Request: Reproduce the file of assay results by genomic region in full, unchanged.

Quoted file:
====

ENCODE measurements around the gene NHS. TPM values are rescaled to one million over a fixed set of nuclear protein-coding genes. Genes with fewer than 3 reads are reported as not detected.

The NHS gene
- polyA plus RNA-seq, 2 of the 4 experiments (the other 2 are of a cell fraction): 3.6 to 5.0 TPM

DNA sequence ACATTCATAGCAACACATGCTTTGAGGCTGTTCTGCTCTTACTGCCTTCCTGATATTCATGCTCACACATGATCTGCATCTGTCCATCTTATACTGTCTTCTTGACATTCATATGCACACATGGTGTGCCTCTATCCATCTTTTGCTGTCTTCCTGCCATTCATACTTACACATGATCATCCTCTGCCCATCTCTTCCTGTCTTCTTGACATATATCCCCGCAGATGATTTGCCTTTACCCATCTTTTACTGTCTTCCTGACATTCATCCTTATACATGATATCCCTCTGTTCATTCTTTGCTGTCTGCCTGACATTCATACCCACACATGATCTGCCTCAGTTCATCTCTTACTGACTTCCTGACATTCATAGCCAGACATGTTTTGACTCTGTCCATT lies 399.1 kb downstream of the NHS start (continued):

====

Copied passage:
ENCODE measurements around the gene NHS. TPM values are rescaled to one million over a fixed set of nuclear protein-coding genes. Genes with fewer than 3 reads are reported as not detected.

The NHS gene
- polyA plus RNA-seq, 2 of the 4 experiments (the other 2 are of a cell fraction): 3.6 to 5.0 TPM

DNA sequence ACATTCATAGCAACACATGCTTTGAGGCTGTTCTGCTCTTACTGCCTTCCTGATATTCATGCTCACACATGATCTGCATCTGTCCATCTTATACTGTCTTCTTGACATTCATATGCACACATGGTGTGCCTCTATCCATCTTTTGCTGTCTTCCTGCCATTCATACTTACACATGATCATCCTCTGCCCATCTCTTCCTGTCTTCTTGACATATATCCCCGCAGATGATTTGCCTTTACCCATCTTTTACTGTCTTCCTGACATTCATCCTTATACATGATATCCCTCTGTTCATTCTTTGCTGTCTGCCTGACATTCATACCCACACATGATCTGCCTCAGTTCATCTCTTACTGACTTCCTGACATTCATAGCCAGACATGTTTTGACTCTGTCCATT lies 399.1 kb downstream of the NHS start (continued):